Being a high school student, Katherine signed up thinking she would merely be designing a few logos or UX interfaces. That was certainly not the case.
These are all things I didn't think I'd do but ended up doing in 54 hectic hours:
- Pitch an idea to a room of imposing professionals.
- Deliver impassioned speeches about frustrating a singular bee.
- Force the concepts of Nicki Minaj and Twerking onto others.
- Not get booed off stage for making physics jokes.
- Consume such a volume of coffee in so short a time.
- Drive my vision and lead a startup.
- Carry on despite initially being the only one in my team to show up on pitch morning.
- Utterly lose my shit.
- Pull it off anyway.
The above list sure as hell isn’t meant to be a step-by-step guide to startup success, either. Even the most renowned ‘syllabus’ for startup success acknowledges that there is no formula for startup success.
The only certain methodology is dependent on a single process: learning.
It is, after all, the thing you embarrassingly admit to your boss after having failed.
As a full time learner, I may have been slightly put off by this concept. Generally, being a student means consistent learning and limited doing, and Startup Weekend was meant to be a chance to get off of my haunches to actually do something.
But this ‘validated learning’ is an integral strain particular to startups – which really are just methodical bouts of testing assumptions, failing, flailing and learning.
Eric Ries, pioneer/god of the lean startup movement said: “we must learn what customers really want, not what they say they want or what we think they should want.”
That distinction pointed out by Ries is probably the most valuable thing I’ve learnt.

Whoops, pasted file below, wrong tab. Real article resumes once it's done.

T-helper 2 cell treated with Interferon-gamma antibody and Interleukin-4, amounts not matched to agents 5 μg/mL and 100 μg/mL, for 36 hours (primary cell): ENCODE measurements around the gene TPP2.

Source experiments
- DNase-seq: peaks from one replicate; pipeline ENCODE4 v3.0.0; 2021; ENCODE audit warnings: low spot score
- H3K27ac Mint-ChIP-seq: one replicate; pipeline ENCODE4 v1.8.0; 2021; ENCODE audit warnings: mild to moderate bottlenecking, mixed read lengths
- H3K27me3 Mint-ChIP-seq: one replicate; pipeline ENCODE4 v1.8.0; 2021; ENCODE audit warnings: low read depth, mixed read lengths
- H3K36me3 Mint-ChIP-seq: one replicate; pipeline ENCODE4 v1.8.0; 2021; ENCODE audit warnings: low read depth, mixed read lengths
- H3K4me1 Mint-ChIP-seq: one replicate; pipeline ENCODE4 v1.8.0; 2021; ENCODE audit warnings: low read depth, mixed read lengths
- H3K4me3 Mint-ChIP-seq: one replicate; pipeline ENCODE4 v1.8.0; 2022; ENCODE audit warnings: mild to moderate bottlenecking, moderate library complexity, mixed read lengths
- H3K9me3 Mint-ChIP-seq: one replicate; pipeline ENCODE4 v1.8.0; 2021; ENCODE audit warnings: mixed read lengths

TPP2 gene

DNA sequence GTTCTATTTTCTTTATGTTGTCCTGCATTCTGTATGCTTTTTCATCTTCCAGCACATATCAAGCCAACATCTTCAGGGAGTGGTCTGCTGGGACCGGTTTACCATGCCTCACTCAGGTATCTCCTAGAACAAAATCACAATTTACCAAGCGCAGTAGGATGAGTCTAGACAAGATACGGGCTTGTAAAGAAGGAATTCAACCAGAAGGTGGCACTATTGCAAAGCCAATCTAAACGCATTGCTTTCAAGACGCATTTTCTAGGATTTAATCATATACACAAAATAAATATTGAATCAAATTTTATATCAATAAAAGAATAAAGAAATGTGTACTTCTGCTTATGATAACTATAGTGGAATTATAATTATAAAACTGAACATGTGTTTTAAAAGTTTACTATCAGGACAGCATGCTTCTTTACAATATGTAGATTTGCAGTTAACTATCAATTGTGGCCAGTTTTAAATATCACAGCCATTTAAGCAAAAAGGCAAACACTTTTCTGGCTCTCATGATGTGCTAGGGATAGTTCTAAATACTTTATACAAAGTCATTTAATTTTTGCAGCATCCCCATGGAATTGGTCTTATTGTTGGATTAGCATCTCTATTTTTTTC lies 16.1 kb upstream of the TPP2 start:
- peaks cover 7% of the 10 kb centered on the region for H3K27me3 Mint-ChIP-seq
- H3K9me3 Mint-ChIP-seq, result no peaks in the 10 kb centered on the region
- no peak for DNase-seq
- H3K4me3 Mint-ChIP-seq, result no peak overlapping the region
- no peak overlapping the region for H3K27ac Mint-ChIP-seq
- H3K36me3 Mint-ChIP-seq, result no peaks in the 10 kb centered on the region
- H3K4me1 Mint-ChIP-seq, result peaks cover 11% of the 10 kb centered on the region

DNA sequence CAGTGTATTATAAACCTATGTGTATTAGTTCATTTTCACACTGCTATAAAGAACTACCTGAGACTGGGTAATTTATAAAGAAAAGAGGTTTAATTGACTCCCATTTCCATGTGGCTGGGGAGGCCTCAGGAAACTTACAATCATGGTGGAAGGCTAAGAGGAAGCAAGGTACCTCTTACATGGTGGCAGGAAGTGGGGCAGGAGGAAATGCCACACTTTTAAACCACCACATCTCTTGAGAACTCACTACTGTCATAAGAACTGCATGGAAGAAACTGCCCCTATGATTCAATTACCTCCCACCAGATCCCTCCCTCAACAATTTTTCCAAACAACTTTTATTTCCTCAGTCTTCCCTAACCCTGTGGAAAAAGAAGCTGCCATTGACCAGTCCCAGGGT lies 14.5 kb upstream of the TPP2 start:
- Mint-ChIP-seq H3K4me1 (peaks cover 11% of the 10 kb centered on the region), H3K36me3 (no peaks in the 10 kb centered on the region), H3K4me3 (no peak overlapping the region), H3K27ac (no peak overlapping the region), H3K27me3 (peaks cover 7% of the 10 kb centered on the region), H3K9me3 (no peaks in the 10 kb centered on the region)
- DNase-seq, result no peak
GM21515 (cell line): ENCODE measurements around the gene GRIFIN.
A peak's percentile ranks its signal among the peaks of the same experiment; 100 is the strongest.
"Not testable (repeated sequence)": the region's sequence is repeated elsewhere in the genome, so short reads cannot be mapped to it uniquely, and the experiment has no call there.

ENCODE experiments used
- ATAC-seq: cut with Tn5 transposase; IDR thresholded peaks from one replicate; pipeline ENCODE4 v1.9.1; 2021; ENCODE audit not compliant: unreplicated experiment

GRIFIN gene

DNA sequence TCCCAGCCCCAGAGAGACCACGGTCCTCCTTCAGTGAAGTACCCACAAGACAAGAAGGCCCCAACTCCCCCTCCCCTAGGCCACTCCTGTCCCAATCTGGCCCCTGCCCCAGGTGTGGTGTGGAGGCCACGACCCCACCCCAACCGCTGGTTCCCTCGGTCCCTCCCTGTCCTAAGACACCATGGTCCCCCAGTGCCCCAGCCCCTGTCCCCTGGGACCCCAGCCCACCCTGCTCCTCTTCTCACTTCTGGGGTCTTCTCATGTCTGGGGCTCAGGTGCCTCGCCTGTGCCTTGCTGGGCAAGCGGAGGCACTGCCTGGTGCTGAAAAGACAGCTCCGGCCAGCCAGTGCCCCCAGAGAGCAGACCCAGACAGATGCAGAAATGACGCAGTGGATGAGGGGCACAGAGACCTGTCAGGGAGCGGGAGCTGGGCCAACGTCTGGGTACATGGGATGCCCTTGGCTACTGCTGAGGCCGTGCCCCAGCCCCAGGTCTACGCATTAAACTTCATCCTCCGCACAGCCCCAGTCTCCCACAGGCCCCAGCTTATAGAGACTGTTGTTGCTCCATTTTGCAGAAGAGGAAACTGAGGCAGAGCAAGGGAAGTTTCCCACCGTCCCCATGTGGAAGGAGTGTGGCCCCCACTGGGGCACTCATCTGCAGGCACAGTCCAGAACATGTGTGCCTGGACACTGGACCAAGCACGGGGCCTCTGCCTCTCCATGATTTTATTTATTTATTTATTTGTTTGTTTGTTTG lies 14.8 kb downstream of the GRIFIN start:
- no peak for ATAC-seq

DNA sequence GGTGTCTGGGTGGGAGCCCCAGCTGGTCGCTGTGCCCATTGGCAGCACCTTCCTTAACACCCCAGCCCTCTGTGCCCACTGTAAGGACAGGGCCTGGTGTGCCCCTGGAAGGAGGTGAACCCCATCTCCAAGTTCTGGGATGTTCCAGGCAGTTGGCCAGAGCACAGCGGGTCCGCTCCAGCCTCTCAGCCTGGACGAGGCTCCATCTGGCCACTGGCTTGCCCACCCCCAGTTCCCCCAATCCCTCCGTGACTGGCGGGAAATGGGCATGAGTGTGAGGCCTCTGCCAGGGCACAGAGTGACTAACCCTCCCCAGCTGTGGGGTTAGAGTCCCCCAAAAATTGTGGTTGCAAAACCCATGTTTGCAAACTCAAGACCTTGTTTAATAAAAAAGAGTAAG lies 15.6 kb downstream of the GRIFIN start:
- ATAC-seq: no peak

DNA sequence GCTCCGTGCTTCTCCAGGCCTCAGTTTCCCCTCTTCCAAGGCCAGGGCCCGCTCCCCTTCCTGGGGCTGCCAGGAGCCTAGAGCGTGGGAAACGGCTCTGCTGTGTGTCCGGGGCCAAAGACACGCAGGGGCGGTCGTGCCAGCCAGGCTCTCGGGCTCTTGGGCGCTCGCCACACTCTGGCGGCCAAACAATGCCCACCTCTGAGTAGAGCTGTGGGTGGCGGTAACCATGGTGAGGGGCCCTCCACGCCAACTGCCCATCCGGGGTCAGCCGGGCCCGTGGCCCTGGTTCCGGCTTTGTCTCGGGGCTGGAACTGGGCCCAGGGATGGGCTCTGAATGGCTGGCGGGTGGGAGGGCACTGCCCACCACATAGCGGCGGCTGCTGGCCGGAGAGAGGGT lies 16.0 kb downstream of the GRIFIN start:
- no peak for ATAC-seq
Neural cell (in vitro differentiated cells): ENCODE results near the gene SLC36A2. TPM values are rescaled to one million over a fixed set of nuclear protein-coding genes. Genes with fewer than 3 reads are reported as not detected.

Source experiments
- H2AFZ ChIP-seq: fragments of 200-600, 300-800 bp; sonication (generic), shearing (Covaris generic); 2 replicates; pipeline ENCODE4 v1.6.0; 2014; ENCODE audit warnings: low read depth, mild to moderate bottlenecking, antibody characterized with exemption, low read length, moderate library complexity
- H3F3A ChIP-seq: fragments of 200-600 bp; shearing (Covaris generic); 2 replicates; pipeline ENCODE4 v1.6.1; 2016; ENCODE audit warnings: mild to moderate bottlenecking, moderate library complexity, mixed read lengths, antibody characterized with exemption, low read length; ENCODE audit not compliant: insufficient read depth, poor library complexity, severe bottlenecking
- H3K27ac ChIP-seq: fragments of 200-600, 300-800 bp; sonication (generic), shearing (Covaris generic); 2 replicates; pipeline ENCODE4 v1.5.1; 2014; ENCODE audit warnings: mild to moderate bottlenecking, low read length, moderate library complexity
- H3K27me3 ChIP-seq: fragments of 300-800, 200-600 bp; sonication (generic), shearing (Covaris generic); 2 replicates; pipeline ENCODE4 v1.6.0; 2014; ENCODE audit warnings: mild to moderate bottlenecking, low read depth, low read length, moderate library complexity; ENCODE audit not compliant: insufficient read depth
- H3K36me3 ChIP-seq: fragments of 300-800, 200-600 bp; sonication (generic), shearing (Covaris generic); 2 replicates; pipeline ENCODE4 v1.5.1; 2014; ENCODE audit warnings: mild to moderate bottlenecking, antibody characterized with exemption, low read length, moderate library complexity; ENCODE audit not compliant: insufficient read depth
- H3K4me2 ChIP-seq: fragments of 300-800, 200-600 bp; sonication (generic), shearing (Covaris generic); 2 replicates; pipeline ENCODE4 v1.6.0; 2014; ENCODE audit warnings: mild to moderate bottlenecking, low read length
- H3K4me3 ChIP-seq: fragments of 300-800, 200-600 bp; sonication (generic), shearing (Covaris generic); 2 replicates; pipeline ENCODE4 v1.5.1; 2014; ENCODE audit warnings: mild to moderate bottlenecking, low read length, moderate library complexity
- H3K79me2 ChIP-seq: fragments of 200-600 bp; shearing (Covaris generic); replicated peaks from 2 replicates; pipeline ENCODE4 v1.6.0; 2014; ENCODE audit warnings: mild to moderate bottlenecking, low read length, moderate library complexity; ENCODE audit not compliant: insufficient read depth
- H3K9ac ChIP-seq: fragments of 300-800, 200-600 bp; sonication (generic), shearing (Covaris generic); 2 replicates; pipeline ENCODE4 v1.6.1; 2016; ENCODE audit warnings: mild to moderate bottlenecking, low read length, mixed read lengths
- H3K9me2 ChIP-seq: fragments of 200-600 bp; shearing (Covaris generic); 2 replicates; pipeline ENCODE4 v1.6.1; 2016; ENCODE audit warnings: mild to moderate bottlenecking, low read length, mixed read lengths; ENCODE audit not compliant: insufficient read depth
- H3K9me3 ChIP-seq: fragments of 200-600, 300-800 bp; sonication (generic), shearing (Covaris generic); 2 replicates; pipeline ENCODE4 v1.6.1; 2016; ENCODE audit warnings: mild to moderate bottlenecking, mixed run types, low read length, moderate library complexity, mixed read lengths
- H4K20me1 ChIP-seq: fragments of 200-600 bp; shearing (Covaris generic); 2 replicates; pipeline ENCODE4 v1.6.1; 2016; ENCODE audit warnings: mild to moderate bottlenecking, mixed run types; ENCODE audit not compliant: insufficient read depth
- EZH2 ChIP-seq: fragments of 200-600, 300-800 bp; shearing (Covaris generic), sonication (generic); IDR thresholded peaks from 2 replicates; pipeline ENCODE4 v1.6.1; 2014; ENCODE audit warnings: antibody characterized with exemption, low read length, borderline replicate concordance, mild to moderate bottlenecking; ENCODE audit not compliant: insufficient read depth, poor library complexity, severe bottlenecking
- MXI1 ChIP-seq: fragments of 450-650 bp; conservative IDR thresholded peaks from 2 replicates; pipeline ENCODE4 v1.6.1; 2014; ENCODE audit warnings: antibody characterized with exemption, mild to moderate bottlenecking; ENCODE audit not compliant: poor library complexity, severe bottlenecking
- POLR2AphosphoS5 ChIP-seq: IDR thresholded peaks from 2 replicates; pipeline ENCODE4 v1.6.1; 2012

Heck, that’s all I know, having signed up with utterly no entrepreneurial basis.
With ‘Customer Validation’ as one of the key tenets of the judging criteria, and as the thing that each of the twelve start-ups scrambled to gather in the 54 hour stretch, my naïve mode of thinking shifted away from an ‘end goal’-centric strategy to one based on creating what people want to buy.
It sounds elementary. But visionary stubbornness, whether it be based on age or supposed experience, turned out to be a huge detriment to many startups.
Time and time again, glimpses of fraught groups and emotion would escape from the one-minute update pitches and neighbouring tables from conflicting interests.
All from that simple dichotomy – ‘what you think the customers want’ versus ‘what the customers really want’.
If the loftiness of the central idea is crumbling under the weight of undesirability, the only way to stay alive is to pivot.
There are three stages to the ‘pivot’:
- The reallocation of resources – every one of us started up with nothing so this should be fairly easy.
- The reorientation of the startup’s ethos – now, that’s a bit harder.
- The admittance that you’re wrong – good luck surviving Startup Weekend if you can’t bear to do that.
And if you pivot fast enough, you may be able to gather angular momentum.
Thanks Auckland Startup Weekend crew, my awesome team and mentors of all shapes, ages, and professional backgrounds. You’ve all let me be weird. You've all changed my life.
I’ve learnt a lot.
As the business development executive of Sidekick Chartered Accountants, Hayhoe considered herself a pretty experienced marketing strategist. With the pipe dream of making millions, she jumped into SWAKL, despite juggling moving out of her flat at the same time.
Start-up weekend is a global phenomenon that takes everyday people’s business ideas and turns them into reality. The catch is that you go from 0 to 100 in 54 hours, hopefully having a functioning, and even profit-making, product by the end of it.